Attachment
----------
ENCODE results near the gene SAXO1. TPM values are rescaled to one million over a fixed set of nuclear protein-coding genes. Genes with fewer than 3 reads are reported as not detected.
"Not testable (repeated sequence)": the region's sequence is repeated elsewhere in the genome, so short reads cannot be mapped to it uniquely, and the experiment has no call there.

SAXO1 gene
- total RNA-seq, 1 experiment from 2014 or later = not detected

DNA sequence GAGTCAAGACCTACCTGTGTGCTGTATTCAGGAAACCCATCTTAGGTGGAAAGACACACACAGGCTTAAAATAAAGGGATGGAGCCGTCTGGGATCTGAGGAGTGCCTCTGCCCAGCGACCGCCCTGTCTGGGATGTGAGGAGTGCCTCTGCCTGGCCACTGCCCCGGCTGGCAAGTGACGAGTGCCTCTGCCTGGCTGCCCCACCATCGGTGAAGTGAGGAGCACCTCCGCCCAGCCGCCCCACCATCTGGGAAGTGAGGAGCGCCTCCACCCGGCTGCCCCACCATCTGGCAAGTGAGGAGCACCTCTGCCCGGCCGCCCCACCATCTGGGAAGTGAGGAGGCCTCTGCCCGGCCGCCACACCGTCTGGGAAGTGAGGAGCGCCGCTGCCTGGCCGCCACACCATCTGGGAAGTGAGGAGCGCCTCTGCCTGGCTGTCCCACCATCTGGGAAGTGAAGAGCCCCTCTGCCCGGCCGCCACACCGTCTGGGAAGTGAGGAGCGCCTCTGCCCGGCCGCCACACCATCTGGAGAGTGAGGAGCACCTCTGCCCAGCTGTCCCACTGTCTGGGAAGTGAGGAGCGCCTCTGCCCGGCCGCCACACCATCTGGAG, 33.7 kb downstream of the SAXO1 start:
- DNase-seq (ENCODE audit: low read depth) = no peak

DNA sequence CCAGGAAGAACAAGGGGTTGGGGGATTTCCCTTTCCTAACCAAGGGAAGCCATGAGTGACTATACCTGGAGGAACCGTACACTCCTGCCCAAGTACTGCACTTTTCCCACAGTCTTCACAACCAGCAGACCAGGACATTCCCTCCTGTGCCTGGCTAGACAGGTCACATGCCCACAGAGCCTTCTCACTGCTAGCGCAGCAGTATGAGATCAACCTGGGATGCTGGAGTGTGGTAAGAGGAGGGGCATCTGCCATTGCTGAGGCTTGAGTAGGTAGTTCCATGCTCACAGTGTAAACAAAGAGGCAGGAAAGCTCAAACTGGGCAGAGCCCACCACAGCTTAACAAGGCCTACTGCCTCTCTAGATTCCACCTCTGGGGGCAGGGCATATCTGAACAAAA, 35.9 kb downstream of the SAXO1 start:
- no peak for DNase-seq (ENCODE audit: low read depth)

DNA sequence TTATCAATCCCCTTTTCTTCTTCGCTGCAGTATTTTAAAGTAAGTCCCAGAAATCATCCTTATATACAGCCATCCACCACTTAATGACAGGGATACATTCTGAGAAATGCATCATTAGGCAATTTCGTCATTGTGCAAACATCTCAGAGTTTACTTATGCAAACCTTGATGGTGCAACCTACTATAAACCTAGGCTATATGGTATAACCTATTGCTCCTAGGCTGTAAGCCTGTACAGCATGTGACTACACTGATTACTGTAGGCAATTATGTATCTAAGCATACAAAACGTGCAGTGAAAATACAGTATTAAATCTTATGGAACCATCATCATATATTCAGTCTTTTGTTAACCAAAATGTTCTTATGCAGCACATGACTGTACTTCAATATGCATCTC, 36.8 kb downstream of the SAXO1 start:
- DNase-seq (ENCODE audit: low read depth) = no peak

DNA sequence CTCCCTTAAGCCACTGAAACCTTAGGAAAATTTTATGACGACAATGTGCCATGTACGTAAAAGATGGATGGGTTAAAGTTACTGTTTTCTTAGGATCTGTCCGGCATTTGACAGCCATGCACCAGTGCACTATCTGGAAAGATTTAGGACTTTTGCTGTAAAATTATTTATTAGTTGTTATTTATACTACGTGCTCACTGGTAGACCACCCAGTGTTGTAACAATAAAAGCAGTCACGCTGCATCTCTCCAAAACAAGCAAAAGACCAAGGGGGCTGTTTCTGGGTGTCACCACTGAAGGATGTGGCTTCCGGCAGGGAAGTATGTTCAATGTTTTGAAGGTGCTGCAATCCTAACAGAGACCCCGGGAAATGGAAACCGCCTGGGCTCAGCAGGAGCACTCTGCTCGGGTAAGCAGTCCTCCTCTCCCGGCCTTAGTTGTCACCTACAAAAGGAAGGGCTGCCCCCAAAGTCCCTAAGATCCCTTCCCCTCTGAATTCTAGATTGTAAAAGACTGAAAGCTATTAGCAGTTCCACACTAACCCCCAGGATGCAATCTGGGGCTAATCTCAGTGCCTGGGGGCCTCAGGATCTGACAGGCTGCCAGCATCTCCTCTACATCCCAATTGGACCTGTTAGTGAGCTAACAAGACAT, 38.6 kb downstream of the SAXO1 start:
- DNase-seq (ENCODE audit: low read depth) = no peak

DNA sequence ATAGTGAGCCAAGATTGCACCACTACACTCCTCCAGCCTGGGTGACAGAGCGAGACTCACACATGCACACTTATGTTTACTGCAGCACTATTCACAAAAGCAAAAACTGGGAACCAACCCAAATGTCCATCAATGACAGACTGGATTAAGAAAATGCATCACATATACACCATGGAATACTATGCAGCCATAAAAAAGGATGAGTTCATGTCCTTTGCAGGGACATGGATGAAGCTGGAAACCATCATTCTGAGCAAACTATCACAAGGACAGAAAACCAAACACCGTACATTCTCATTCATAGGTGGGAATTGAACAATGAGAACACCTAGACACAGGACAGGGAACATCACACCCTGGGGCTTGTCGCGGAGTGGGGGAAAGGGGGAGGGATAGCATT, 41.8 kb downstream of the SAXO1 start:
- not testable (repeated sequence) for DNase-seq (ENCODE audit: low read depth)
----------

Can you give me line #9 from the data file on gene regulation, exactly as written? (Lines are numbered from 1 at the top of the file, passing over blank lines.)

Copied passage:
DNA sequence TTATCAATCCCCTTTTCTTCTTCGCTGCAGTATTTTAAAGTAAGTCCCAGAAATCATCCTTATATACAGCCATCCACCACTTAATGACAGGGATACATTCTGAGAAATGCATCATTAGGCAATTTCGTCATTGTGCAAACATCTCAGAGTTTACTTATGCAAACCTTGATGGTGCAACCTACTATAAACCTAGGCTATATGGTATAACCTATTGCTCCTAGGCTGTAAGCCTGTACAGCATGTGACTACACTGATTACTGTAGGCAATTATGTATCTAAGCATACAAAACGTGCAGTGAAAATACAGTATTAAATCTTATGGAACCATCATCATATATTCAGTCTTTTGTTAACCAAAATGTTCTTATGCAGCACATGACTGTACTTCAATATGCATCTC, 36.8 kb downstream of the SAXO1 start: